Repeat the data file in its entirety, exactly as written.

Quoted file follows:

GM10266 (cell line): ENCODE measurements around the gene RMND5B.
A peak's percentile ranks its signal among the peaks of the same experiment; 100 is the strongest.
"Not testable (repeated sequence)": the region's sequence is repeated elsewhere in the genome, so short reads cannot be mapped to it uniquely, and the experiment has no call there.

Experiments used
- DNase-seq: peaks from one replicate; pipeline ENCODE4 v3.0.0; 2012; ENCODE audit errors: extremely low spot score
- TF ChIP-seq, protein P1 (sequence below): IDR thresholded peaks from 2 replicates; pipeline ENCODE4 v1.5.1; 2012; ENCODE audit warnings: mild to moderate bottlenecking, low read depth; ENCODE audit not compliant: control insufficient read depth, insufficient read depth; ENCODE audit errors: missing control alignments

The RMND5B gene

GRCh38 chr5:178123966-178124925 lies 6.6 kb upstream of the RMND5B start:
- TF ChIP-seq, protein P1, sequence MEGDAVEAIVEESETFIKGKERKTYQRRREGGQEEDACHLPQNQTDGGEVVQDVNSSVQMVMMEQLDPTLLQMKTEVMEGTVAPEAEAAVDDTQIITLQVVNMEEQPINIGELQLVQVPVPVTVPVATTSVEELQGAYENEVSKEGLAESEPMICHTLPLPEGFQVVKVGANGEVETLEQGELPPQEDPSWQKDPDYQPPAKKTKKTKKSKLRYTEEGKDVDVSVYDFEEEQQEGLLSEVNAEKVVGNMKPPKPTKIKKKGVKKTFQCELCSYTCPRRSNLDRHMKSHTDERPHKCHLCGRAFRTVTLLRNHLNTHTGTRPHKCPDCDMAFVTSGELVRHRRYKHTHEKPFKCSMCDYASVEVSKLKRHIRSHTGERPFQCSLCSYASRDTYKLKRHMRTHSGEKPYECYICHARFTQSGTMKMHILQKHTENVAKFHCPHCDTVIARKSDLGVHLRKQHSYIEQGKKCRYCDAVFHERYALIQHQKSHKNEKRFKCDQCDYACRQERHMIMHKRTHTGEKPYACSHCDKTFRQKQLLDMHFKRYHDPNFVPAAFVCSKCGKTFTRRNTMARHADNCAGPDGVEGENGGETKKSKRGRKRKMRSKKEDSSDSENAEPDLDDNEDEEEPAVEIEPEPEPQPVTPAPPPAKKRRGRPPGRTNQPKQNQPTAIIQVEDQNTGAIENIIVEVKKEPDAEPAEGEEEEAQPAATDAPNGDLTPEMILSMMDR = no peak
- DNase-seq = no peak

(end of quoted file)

GM10266 (cell line): ENCODE measurements around the gene RMND5B.
A peak's percentile ranks its signal among the peaks of the same experiment; 100 is the strongest.
"Not testable (repeated sequence)": the region's sequence is repeated elsewhere in the genome, so short reads cannot be mapped to it uniquely, and the experiment has no call there.

Experiments used
- DNase-seq: peaks from one replicate; pipeline ENCODE4 v3.0.0; 2012; ENCODE audit errors: extremely low spot score
- TF ChIP-seq, protein P1 (sequence below): IDR thresholded peaks from 2 replicates; pipeline ENCODE4 v1.5.1; 2012; ENCODE audit warnings: mild to moderate bottlenecking, low read depth; ENCODE audit not compliant: control insufficient read depth, insufficient read depth; ENCODE audit errors: missing control alignments

The RMND5B gene

GRCh38 chr5:178123966-178124925 lies 6.6 kb upstream of the RMND5B start:
- TF ChIP-seq, protein P1, sequence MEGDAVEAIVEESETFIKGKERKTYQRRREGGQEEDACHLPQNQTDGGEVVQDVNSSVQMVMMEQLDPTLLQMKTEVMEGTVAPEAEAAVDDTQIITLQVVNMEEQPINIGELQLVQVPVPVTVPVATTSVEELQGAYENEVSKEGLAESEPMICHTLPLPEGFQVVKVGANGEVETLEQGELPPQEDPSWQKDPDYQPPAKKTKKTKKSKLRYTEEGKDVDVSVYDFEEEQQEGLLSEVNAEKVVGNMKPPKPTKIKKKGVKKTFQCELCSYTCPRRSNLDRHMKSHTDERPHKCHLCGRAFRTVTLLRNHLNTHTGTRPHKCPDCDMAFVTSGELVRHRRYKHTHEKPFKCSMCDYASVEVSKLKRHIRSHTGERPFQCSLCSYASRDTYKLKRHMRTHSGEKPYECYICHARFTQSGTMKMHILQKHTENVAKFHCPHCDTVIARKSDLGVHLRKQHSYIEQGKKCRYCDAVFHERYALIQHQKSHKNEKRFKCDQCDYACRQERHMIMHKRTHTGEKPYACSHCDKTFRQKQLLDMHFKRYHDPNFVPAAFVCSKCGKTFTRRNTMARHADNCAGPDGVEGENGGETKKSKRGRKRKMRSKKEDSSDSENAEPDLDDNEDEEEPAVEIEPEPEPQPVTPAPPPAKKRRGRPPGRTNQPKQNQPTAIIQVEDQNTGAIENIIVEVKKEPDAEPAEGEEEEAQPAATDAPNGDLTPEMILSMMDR = no peak
- DNase-seq = no peak